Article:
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Who Truly Lost Paradise? The Role Of Women In Paridise Lost Essay, Research Paper

Who Truly Lost Paradise?

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The Role of Women in Paradise lost

Dr. R. Nemesvari

English 100:1

Feb. 15, 2001

Andrew Smith

I.D: 200000415

Every individual individual in the history of the universe has at one clip or another been confronted by the inquiry of where they belong in the universe. It was non ever that hard for some to topographic point others nevertheless. In Paradise Lost, Book IX, John Milton claimed that adult females were low-level and inferior to adult male, and Eve precipitated both her and Adam? s autumn because she did non acknowledge her proper topographic point in the expansive strategy of things. In Milton? s universe adult females were domestic existences and obedient to work forces. Womans were besides inferior existences so work forces and therefore more succumb to enticement. However, humanity lost Eden because Eve did non accept her place in relation to Adam? s. To be slightly just, Adam was besides responsible for the Fall, but in Milton? s head Eve was more at mistake.

To John Milton, a Puritan, the adult female? s topographic point was in the family and to be obedient to her hubby. Eve, being the first married woman, was to be the theoretical account all married womans after were formed about. In Paradise Lost, Book IX, Adam declares to Eve, ? ? for nil lovelier can be found in adult female than to analyze family good and good plants in her hubby promote. ? ( 233-235 ) . Adam reminds Eve that a good married woman is one that will make work around the family, and congratulations and promote her hubby. Her life revolves around maintaining her hubby happy and successful. Not merely is the adult female? s occupation to be given house, but besides she is besides incapable of protecting herself. When Eve asks to go forth Adam? s side to work on her ain, he foremost denies her stating that the married woman, ? where danger or dishonour lurks, safest and seemliest by her hubby corsets, who guards her, or with her the worst endures. ? ( 267-269 ) . Eve is told that she is non able to protect herself and that is Adam? s occupation, and the married woman? s responsibility is to remain by her hubby? s side. Finally, as stated above, Eve had to inquire Adam for permission to travel be given the garden by herself. When Adam eventually gives it, though reluctantly, she takes it as a great measure. She says, ? With thy permission? the willinger I go. ? ( 278-382 ) . She would non go forth without his permission, and when she eventually receives it she rejoices in it. The function of a good married woman is to listen and obey her hubby ; to make what he says is right. After all, harmonizing to Milton, adult females are inferior are more succumb to enticement.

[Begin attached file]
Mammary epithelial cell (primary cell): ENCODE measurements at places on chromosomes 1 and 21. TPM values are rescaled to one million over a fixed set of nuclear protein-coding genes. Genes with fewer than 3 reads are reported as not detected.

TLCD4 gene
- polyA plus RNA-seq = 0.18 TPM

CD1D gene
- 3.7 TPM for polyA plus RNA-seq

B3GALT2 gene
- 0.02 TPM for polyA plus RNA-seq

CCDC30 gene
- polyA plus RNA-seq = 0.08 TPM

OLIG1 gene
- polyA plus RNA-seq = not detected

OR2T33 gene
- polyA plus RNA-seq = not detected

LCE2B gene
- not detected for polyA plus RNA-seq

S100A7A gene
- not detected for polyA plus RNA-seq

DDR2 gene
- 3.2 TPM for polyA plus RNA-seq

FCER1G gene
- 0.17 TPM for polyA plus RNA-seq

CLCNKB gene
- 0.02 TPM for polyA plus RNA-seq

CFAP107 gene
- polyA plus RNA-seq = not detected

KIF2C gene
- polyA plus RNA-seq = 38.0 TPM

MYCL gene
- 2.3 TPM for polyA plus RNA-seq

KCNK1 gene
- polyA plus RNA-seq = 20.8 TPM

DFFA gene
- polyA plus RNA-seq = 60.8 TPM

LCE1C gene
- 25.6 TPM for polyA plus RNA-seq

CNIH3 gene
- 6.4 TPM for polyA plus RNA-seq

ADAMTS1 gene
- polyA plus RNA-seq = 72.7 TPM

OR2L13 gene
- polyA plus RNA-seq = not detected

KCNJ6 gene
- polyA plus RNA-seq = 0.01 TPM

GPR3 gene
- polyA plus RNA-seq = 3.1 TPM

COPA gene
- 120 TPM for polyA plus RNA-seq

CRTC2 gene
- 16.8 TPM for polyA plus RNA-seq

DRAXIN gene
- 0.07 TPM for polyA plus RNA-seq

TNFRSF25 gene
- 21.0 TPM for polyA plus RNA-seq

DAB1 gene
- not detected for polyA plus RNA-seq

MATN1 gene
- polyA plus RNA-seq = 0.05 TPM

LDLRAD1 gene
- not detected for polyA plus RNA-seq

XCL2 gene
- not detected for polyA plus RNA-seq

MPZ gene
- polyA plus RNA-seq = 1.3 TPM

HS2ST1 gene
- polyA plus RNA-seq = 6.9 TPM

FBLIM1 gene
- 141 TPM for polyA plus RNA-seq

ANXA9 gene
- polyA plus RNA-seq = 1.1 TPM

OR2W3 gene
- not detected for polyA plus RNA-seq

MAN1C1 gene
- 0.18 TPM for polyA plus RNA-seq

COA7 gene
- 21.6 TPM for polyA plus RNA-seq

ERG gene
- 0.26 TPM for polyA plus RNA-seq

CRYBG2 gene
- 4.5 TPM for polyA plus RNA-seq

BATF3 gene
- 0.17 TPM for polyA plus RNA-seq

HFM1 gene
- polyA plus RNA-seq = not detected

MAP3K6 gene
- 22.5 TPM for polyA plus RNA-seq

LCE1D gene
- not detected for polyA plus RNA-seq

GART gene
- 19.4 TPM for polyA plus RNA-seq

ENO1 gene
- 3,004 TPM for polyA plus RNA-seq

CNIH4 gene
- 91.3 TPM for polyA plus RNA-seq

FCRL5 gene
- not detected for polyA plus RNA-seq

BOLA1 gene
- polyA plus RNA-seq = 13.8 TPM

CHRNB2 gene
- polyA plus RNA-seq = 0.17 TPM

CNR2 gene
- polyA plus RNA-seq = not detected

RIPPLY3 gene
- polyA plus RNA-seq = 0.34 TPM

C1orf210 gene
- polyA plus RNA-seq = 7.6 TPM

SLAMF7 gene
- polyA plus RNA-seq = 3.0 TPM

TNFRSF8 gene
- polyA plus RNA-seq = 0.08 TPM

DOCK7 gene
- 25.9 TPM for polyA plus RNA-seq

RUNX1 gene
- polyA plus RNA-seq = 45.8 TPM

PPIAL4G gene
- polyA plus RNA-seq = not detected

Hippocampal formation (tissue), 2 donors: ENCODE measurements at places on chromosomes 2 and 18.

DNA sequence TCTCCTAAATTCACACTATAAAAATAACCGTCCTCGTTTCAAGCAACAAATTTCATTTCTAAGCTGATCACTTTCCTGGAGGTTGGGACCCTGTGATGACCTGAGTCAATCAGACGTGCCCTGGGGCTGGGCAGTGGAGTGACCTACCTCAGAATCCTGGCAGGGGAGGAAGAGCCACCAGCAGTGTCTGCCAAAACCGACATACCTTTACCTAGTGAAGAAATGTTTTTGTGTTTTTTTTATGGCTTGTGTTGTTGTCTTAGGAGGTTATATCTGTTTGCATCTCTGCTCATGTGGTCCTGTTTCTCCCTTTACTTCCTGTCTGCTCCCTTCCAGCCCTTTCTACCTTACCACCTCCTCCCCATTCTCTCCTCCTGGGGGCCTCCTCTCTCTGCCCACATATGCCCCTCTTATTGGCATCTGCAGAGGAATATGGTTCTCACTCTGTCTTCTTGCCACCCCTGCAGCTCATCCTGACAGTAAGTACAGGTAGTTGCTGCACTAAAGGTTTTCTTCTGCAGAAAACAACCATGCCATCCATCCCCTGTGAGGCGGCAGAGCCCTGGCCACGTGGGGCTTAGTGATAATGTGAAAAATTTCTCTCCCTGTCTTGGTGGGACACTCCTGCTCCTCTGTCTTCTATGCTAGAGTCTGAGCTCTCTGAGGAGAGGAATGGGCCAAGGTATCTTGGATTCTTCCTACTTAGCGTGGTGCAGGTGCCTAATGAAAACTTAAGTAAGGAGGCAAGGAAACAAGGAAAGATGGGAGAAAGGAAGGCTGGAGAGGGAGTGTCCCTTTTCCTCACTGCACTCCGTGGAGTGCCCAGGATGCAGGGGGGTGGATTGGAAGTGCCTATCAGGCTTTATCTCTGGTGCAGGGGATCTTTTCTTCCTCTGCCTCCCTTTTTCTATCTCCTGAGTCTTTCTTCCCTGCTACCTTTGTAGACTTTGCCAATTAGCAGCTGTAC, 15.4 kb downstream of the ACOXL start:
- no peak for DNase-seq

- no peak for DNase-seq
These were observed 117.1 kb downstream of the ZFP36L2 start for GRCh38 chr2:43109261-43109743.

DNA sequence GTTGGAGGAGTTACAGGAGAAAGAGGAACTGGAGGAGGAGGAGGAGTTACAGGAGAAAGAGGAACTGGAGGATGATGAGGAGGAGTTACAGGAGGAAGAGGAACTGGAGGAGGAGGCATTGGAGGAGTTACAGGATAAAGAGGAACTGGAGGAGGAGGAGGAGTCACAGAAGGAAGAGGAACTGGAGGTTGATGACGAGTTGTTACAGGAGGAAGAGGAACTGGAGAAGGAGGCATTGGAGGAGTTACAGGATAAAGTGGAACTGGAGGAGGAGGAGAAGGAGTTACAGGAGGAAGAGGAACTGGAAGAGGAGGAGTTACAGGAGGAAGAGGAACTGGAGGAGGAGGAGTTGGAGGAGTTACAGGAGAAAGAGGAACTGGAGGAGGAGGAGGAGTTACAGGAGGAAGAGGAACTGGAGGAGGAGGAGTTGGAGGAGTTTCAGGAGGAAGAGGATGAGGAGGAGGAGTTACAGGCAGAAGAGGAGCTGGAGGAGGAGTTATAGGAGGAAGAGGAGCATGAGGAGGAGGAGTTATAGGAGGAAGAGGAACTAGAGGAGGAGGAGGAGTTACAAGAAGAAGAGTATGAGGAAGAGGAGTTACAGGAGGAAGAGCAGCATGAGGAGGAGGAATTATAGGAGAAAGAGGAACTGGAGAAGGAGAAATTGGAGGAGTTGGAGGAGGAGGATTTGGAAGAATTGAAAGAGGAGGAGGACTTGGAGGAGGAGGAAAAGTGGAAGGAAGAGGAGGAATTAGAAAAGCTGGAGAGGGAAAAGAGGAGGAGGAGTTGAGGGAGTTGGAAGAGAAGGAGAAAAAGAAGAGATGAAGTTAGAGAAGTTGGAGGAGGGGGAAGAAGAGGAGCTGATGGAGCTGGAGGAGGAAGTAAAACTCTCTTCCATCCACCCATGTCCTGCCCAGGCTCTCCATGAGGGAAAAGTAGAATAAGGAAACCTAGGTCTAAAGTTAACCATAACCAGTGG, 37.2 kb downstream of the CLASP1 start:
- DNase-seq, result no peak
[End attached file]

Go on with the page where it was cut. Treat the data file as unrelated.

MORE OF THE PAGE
Many people in Milton? s clip felt that adult females were more unsafe and less equal than work forces. This sentiment is mirrored in Book IX. However it is non merely the male characters in Paradise Lost that convey this position, but Eve herself. When seeking to carry Adam to allow her go forth she tells him non excessively worry for she does non, ? much expect a enemy so proud will first the weaker seek. ? ( 382-383 ) . Satan would non travel after her if he were as proud a enemy as they have heard. Alternatively he would foremost travel for Adam, the adult male, the superior homo, since he views himself so extremely. Satan as good expresses a somewhat similar position. He is worried about Adam, ? Whose higher rational more I shun? enemy non informidable. ? ( 483-486 ) . Yet Eve is, ? ? divinely just? Not awful, though panic be in love and beauty? ? ( 489-491 ) . Satan agrees with Eve that Adam is the greater of the worlds, yet alternatively he is afraid he could non carry Adam, but Eve is merely strong in beauty and non as strong intellectually. He could carry Eve easier so he could trust with Adam. Not